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Extended Audio Sample The Hilliker Curse, by James Ellroy Click for printable size audiobook cover
3 out of 53 out of 53 out of 53 out of 53 out of 5 3.00 (354 ratings) (rate this audio book) Author: James Ellroy Narrator: James Ellroy Publisher: Penguin Random House Format: Unabridged Audiobook Delivery: Instant Download Audio Length: Release Date:
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The legendary crime writer gives us a raw, brutally candid memoir—as high intensity and as riveting as any of his novels—about his obsessive search for “atonement in women.”

The year was 1958. Jean Hilliker had divorced her fast-buck hustler husband and resurrected her maiden name. Her son, James, was ten years old. He hated and lusted after his mother and “summoned her dead.” She was murdered three months later.

The Hilliker Curse is a predator’s confession, a treatise on guilt and on the power of malediction, and above all, a cri de cœur. James Ellroy unsparingly describes his shattered childhood, his delinquent teens, his writing life, his love affairs and marriages, his nervous breakdown, and the beginning of a relationship with an extraordinary woman who may just be the long-sought her. 

A layered narrative of time and place, emotion and insight, sexuality and spiritual quest, The Hilliker Curse is a brilliant, soul-baring revelation of self. It is unlike any memoir you have ever read.

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Quotes & Awards

  • “Forceful and unsparing in its revelations…Marvelous fury, passion, and energy.”

    San Francisco Chronicle

  • “A remarkable memoir…Once again…Ellroy [has] come up with the goods.”


  • “The words bounce around in a world where tense is fluid, where hard-consonants rule the day, where conventional definitions are tossed on their heads. He pushes his readers’ limits by demanding that they enter a world created solely for the purpose of brutally truthful revelation.”

    Chicago Sun-Times

  • “As fascinating as it is at times utterly disturbing.”

    Entertainment Weekly

  • “Ellroy is expert and relentless at dramatizing the effects [of his obsession].”

    Wall Street Journal

  • “Ellroy’s acrobatic pizzazz is beyond doubt…This is literary knife-throwing at its most exhilarating and dangerous.”

    Observer (London)

  • “Perhaps the most confessional memoir I’ve ever read.” 

    Dallas Morning News

  • “Terrible, exhilarating, exhauting, entertaining, and downright tragic. It’s also brutally honest.”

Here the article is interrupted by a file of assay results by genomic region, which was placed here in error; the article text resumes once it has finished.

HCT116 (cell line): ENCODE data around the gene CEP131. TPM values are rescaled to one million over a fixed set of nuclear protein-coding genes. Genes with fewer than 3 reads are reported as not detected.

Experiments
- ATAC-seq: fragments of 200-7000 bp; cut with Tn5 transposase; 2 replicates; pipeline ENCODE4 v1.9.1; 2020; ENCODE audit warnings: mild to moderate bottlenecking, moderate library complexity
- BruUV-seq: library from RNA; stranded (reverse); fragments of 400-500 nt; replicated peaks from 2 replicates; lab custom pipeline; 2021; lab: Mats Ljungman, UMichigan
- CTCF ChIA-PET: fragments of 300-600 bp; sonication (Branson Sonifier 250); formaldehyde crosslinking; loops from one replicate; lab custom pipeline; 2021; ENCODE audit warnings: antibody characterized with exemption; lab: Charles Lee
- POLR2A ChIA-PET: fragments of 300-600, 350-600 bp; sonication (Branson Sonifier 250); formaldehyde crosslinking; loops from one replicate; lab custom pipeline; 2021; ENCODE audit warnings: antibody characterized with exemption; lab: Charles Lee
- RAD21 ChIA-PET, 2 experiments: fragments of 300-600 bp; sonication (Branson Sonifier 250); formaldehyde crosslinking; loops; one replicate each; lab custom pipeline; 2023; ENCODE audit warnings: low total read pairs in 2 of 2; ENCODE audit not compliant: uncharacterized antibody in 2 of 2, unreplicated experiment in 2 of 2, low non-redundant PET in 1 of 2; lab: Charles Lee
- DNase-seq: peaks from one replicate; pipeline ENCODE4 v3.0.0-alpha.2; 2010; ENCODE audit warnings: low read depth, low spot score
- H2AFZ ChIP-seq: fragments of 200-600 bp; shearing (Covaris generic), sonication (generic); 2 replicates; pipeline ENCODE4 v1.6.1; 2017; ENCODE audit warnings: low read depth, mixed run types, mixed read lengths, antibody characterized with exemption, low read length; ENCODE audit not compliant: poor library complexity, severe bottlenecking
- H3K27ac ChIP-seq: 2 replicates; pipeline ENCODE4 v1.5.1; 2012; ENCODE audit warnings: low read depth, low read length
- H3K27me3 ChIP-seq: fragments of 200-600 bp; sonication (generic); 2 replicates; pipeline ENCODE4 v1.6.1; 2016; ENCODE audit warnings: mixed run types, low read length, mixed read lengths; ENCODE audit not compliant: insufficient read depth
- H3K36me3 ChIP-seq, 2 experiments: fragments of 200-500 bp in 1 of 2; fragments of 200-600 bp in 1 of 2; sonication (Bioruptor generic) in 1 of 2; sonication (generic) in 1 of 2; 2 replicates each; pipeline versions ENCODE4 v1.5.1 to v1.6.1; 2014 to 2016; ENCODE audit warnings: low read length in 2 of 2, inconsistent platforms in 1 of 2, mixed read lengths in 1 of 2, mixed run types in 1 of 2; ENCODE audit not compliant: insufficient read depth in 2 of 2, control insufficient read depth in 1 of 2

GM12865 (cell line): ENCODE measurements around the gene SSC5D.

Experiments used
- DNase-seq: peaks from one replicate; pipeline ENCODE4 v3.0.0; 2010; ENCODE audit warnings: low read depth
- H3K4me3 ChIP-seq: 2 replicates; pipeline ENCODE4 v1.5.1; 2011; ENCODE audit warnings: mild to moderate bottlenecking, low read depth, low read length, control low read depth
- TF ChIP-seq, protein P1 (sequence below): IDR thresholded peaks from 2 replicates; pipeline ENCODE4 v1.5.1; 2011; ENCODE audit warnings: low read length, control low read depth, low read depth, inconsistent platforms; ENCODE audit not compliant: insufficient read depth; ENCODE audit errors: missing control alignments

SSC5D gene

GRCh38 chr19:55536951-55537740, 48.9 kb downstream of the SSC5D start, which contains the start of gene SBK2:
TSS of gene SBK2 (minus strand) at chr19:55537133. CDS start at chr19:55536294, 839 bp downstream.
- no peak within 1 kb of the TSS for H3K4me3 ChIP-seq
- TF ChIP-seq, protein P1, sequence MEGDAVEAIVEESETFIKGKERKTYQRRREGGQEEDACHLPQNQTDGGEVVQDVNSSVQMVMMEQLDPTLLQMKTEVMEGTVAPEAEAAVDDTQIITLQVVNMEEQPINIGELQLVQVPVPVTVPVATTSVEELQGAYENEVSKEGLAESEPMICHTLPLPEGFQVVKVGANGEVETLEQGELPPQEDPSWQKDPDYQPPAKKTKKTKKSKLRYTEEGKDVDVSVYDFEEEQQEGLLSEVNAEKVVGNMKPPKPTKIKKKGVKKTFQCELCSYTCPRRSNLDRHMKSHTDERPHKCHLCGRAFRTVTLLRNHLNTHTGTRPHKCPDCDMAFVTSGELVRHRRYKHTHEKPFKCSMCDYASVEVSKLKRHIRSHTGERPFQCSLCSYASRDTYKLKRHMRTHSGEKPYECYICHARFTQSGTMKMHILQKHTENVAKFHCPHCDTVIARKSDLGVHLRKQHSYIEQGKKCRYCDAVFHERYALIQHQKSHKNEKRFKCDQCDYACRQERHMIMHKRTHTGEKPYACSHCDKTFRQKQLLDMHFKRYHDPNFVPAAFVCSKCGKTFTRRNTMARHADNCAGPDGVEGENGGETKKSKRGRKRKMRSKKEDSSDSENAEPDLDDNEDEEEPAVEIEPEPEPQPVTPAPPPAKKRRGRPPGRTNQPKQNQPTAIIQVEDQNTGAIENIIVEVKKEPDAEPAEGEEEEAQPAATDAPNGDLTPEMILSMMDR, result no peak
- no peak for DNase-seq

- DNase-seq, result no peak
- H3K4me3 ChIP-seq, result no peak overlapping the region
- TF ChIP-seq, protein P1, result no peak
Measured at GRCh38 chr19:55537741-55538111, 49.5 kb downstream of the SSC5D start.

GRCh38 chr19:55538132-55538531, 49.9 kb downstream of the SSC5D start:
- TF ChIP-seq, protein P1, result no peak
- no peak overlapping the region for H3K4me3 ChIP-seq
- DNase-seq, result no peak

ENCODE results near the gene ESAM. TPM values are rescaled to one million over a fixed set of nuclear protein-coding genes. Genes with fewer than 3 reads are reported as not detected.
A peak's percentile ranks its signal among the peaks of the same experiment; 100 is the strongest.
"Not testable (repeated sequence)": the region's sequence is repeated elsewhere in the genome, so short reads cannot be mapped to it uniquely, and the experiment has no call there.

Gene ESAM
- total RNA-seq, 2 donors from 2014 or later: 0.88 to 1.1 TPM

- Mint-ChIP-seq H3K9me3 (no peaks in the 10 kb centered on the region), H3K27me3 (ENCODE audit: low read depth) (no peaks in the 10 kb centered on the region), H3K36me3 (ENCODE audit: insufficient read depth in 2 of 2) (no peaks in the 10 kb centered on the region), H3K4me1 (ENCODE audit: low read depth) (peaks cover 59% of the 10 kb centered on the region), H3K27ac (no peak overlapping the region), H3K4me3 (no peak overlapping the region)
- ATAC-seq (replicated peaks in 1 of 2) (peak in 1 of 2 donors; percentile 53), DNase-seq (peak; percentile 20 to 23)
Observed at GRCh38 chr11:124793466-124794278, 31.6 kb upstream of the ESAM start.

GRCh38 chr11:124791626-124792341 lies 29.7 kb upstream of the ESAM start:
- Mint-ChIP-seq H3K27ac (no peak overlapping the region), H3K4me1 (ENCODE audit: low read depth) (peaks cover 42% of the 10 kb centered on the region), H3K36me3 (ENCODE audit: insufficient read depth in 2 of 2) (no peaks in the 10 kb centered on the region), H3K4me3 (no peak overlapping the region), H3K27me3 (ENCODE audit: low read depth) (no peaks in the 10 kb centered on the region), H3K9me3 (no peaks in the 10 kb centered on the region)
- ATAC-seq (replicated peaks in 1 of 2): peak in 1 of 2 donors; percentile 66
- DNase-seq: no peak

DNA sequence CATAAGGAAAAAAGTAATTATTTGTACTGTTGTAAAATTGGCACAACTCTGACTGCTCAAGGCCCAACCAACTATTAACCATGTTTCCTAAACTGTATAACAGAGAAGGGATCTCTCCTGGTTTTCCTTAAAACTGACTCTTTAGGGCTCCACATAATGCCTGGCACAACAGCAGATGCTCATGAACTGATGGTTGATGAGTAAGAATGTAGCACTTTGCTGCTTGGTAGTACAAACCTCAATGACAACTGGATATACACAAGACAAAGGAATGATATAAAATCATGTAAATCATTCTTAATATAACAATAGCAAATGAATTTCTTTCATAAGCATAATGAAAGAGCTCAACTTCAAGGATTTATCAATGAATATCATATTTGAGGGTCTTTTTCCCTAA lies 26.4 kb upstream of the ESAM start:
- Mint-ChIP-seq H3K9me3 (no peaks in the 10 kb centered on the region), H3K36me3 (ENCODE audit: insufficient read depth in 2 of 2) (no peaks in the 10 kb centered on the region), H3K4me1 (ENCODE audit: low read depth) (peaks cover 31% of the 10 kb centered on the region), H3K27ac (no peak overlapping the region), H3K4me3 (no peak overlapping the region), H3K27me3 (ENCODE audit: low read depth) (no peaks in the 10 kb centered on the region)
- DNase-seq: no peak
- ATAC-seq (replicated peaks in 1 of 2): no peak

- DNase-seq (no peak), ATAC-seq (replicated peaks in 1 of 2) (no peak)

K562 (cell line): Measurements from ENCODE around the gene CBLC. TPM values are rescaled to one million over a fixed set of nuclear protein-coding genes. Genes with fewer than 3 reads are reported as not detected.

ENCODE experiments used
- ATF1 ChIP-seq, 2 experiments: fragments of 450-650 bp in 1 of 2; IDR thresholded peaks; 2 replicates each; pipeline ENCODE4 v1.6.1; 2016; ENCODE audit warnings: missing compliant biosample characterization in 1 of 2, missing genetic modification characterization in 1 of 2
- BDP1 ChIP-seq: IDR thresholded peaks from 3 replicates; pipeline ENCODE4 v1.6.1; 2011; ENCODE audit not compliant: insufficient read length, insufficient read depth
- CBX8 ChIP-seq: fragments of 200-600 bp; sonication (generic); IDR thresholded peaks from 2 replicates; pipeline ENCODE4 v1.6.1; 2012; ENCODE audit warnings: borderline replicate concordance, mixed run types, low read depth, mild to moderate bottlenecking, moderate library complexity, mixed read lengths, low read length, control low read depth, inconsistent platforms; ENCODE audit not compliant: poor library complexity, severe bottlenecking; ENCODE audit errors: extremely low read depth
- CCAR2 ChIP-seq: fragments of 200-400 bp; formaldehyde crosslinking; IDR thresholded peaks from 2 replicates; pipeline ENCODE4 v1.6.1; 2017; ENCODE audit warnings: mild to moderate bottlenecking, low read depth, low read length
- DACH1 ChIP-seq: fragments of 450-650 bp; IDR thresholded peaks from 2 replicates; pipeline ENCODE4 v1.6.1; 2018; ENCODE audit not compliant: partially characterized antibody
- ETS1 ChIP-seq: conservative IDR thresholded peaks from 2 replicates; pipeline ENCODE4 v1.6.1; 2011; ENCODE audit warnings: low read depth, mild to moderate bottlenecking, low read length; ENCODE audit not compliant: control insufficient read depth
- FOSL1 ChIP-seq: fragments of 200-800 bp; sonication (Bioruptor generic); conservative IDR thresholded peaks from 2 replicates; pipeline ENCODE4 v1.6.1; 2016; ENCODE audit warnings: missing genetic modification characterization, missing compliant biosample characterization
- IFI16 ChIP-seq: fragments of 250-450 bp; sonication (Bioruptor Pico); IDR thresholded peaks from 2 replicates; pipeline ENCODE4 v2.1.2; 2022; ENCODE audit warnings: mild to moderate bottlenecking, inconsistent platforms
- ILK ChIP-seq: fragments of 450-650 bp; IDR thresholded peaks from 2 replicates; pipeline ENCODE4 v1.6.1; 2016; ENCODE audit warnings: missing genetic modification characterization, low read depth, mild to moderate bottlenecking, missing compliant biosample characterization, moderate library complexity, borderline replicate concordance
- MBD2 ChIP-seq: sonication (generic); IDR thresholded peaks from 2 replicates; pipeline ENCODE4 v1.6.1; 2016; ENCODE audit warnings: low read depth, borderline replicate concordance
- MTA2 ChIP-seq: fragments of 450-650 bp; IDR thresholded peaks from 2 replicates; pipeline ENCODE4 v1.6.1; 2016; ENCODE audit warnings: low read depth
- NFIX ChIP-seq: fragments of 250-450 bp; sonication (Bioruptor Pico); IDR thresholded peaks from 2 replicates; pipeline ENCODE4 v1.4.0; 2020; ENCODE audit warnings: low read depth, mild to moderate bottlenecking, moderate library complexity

Las Vegas Review Journal

  • “There’s no doubt about it: James Ellroy is a fascinating character…He’s as hard to ignore as a burning fire truck…The revelations are compelling, as the author indicts the tough-guy persona he has so meticulously constructed.”


  • “A fervent portrait of the artist as a young screw-up—an old one, too, who writes like an avenging angel…It’s vintage Ellroy.”

    Kirkus Reviews

Listener Opinions

  • 3 out of 53 out of 53 out of 53 out of 53 out of 5 by Kenneth | 2/16/2014

    " I'm willing to accept a great deal of psychotic egotism in an author and James Ellroy doesn't disappoint in his second memoir The Hilliker Curse. Though he offers plenty of wince-worthy self-aggrandizement in this book, he also offers a startlingly frank confession of both his perversions and his affections. Neither one is easy for a man to admit, let alone detail as Ellroy does here. However, I think this book's real value is as a journal of a great writer during a period of time that was both emotionally and creatively significant. As much as I enjoyed reading Ellroy dish on his own private dramas, I was much more keen to read about his rejection of his own style in The Cold Six Thousand, what led to his very different voice in Blood's a Rover, and his conceptualization of a second LA Quartet (the first of which, Perfidia, is rumored to be out later this year). This was interesting, but only that - it's no My Dark Places but still worth reading for the hardcore Ellroy fans. "

  • 5 out of 55 out of 55 out of 55 out of 55 out of 5 by Brian Fagan | 2/11/2014

    " It's just a brilliant staccato-written book. It also mirrors so many of my own thoughts and feelings about broads. "

  • 1 out of 51 out of 51 out of 51 out of 51 out of 5 by Les Webb | 2/8/2014

    " Absolutely hated this book. Two hundred plus pages of Ellroy talking about past relationships. Fuck off old man. We don't give a shit. "

  • 3 out of 53 out of 53 out of 53 out of 53 out of 5 by Chris | 2/3/2014

    " As compelling, blunt, noir, intelligent and creepy as his fiction. If you like that, don't miss this confessional autobiography about the women in his life, starting with his mother, murdered when he was a kid. This book explains a lot about Ellroy's fiction, especially its dark corners, although he's so dismissive of his last memoir (My Dark Places) that I'm left thinking that he left a lot untold here in an attempt to win over his audience in spite of his self-abasing egomania. "

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